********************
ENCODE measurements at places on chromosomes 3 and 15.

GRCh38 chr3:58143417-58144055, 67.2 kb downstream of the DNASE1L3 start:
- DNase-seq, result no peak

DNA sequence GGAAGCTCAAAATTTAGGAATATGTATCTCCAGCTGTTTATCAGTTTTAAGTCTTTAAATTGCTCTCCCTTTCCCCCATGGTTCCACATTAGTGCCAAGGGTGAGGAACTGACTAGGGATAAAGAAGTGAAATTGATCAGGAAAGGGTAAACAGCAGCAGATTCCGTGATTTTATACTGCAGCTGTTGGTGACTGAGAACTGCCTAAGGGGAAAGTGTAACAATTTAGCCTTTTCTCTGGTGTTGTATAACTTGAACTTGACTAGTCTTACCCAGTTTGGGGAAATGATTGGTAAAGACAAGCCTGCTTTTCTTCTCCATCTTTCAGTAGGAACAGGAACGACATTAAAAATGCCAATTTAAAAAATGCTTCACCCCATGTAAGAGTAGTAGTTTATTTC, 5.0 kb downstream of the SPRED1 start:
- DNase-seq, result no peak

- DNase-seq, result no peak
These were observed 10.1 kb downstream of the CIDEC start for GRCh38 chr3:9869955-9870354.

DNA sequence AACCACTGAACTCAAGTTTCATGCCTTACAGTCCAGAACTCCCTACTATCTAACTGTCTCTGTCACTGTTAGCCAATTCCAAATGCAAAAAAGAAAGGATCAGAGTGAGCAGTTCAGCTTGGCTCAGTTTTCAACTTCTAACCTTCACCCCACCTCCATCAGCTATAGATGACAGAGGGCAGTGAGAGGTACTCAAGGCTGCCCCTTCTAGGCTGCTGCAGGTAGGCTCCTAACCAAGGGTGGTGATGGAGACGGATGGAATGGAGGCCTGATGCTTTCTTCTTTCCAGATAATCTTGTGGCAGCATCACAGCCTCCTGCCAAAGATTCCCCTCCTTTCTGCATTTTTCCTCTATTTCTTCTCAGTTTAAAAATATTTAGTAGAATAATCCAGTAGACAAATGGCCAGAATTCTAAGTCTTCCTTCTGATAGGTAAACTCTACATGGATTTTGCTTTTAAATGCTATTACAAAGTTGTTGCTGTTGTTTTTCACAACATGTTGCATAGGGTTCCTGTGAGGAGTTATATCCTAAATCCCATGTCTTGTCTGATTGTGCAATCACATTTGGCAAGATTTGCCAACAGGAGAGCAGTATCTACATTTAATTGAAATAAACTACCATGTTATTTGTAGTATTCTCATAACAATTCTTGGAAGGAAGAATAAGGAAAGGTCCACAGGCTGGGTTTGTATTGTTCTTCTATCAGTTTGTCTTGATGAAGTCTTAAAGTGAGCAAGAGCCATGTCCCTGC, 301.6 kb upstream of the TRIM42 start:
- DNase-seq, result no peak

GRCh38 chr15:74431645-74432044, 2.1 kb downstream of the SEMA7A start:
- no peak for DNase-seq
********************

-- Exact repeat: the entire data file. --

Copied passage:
ENCODE measurements at places on chromosomes 3 and 15.

GRCh38 chr3:58143417-58144055, 67.2 kb downstream of the DNASE1L3 start:
- DNase-seq, result no peak

DNA sequence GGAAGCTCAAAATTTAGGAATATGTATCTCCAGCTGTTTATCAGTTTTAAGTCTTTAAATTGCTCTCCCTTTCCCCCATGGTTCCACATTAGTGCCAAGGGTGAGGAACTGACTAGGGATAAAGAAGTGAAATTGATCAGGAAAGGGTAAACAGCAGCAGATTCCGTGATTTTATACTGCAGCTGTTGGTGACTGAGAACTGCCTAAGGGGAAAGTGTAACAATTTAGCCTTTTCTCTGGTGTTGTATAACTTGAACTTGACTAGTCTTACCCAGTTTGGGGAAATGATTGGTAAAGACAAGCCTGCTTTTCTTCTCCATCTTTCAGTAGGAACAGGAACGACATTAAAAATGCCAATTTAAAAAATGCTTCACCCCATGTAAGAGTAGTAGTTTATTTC, 5.0 kb downstream of the SPRED1 start:
- DNase-seq, result no peak

- DNase-seq, result no peak
These were observed 10.1 kb downstream of the CIDEC start for GRCh38 chr3:9869955-9870354.

DNA sequence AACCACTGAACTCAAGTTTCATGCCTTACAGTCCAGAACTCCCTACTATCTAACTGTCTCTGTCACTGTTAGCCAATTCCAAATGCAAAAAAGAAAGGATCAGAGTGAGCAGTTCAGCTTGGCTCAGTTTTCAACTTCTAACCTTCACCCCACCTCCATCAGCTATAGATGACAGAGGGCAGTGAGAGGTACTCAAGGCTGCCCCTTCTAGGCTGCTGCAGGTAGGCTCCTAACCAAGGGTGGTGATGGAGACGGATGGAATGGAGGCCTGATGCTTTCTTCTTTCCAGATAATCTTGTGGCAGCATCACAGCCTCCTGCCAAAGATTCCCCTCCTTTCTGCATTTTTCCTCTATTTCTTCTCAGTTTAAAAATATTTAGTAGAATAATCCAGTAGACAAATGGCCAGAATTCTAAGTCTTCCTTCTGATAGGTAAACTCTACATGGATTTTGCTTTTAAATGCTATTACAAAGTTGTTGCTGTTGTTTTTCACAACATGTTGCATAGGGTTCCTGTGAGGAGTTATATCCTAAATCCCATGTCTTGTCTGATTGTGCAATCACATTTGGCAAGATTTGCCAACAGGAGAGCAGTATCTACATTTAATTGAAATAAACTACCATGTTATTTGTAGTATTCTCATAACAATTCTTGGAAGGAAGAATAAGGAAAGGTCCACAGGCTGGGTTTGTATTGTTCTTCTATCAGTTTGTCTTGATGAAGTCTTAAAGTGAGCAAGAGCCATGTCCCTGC, 301.6 kb upstream of the TRIM42 start:
- DNase-seq, result no peak

GRCh38 chr15:74431645-74432044, 2.1 kb downstream of the SEMA7A start:
- no peak for DNase-seq